CB: I’ve been recording the drums in this way. It’s really great in that it does give the feel of the song. It’s a more live feel. For us, I think one of the things that’s always been surprising to a lot of people when they come to see us for the first time, especially my musicians’ friends. There’s raw kind of more prompt and in your face attitude about the band when you see us live. Like, even like our mellower songs; there’s an edge to them that you get in a live performance that kind of gets lost in the studio. I think that with this record we’ve captured a lot more of what we’re like live in the sound of the record and I think that’s very exciting.
AL: With there being a two year gap between your previous albums was there ever a time in the recording process that you guys were worried maybe you went too far with the new sound and that it might alienate some fans?
MS: I think since “Minutes to Midnight” we’ve kind of had this conversation. We knew that when we went into “Minutes to Midnight” that it was going to be different. We wanted it to be extremely different. We knew that it was going to be a risk to take and we could potentially alienate our entire fan base.
CB: Our goal is to make good songs and some are great song. If we accomplish our goal, it will be almost impossible to alienate everybody. Luckily for us a lot of our fans have come along for the ride on the last two records and we really did go and stretch our wings to see how far we could take these. For us going through that process of trying things and making sure that we’re creatively excited and energized helps us create music that still sounds like Linkin Park regardless of what vibe the song is. I think for people to get hung up on us not speaking to a specific sound is kind of a silly idea anyway, considering that we’ve never really been a single genre type of band. I think that going through that process is really a lot of being able to be creative on a heavy record like this. I don’t think we could have been as creative with the guitar or the drums 12 years ago because we’ve kind of gone around and tried new things and kind of alienated ourselves and some of our band.
AL: Were the guest performers on the album brought in to counter balance the bands new sound in anyway?
MS: The addition of those guys was, in most cases, pretty late in the game. I mean, if you’re just talking about from a fan recognition standpoint, then, sure, if somebody sees the guests names on there, they kind of know what they’re getting
CB: I don’t think those who appeared on the record would have been into working with us if that was the goal. though. If we were coming at this from the idea of “Hey, let’s go work with these people and then that’ll make the record even more cool.” But that’s a weird way of looking at what we do anyway and it’s kind of the opposite of what our intention would ever be. When we do collaborations it’s coming from a holistic place. It’s got to come from a very open, spontaneous kind of grassroots way. It can’t be forced or thought of in a boardroom and written down on a piece of paper. That’s just not the way that anything creative usually gets done.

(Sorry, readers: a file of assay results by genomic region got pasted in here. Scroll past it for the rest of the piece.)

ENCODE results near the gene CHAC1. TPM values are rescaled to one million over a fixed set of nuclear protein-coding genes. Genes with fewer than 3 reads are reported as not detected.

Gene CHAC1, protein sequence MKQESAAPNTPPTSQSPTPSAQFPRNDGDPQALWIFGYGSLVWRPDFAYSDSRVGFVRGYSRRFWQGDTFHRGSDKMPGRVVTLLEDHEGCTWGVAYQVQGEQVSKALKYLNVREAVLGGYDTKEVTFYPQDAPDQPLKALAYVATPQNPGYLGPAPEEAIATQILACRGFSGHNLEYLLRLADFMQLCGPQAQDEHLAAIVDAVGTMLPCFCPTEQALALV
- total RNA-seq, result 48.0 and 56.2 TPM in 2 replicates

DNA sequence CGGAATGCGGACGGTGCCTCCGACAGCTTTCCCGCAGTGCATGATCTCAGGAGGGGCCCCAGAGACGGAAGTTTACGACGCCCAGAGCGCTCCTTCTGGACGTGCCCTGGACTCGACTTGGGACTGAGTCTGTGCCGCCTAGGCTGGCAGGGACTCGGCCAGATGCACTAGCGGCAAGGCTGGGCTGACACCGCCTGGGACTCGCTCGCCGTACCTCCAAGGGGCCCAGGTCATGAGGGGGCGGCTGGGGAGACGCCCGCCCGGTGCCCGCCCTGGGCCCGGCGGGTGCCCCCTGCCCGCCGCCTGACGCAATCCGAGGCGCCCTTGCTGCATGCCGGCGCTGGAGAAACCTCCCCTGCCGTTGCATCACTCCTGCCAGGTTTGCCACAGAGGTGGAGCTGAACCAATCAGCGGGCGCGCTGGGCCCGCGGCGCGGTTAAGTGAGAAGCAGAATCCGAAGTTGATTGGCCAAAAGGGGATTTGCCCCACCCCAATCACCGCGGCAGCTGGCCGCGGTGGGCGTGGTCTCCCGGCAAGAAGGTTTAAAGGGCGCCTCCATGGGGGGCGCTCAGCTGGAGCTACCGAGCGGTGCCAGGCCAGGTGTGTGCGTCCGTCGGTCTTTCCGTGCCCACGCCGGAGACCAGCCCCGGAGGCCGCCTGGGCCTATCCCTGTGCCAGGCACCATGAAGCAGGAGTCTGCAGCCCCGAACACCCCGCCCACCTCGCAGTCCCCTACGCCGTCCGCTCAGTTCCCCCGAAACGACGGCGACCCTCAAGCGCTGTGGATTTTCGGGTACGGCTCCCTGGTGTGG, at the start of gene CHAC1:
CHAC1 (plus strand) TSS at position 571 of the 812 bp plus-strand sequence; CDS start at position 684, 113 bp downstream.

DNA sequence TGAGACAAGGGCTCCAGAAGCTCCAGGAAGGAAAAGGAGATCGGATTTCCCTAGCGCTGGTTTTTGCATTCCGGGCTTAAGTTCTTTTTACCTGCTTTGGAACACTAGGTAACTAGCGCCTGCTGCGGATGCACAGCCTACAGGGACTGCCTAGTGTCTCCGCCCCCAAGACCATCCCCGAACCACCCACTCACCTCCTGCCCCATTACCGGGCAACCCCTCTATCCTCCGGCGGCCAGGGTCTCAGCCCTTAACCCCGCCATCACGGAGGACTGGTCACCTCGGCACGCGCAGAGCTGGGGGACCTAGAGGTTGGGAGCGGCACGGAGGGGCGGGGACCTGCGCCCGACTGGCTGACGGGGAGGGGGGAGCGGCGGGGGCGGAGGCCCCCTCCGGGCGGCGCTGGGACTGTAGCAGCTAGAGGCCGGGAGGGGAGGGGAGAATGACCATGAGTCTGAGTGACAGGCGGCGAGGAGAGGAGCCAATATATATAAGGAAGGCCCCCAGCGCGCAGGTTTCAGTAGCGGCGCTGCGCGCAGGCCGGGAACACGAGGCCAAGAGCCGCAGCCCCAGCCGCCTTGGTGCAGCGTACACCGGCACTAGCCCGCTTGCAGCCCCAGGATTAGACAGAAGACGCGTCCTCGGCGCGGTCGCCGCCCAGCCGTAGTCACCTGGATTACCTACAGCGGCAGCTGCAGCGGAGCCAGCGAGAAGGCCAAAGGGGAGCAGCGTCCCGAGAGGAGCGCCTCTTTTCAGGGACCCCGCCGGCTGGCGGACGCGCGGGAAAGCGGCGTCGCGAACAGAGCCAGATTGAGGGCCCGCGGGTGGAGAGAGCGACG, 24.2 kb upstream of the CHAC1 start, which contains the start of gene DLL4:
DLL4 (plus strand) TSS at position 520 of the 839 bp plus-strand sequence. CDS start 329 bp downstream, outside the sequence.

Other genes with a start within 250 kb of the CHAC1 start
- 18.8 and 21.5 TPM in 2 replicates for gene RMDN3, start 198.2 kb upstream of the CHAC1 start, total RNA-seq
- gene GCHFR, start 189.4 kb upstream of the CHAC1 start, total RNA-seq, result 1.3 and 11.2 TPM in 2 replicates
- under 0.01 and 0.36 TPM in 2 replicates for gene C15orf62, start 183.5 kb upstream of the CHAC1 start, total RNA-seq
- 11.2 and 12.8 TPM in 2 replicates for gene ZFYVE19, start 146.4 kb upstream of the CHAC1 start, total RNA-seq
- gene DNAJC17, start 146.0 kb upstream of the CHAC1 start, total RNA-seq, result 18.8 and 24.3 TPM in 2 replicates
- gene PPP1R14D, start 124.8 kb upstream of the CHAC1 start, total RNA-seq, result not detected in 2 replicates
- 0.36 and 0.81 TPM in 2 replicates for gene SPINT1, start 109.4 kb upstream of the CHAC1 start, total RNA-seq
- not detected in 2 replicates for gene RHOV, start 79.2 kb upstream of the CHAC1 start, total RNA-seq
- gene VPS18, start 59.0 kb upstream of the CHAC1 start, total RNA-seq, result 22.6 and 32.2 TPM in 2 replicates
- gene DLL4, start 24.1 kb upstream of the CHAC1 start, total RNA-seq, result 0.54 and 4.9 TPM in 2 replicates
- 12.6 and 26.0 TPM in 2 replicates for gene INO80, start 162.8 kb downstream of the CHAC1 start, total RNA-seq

AL: $1 for every ticket sold is going to benefit your organization; Music for Relief. What can you tell me about the organization and why are you guys passionate about it?
MS: Music for Relief started in the mid-2000’s as a response to the Indian Ocean tsunami. We had just been out touring in Asia. When we got home we were watching the news and the whole place had been destroyed. We just felt like we needed to do something. Music for Relief had been around for a year and we realized that we were actively involved in cleaning up messes, but not so much involved in anything preventative. So, we added an environmental component to Music for Relief, and all in all, I mean, we’ve done projects all over the world. We’ve worked with the UN. We’ve worked with Habitat for Humanity and Direct Relief and the Red Cross and put on concerts with No Doubt and Jay-Z. Most recently we did an awesome show with Offspring and Bad Religion. Travis Barker came out with us and it was just so much fun. This is an ongoing effort that we hope to involve more musicians with. Music for Relief isn’t about Linkin Park. Unfortunately there are always disasters to go get involved after and there are also environmental causes that we can get involved in to help prevent the natural disasters or at least keep our oceans and our land and air clean. The bottom line is Music for Relief is being built up as something that creates trust with the fans. We create trust with the musicians and the industry and let people know that this is a group that does work hard to make sure all the I’s are dotted, or the T’s are crossed.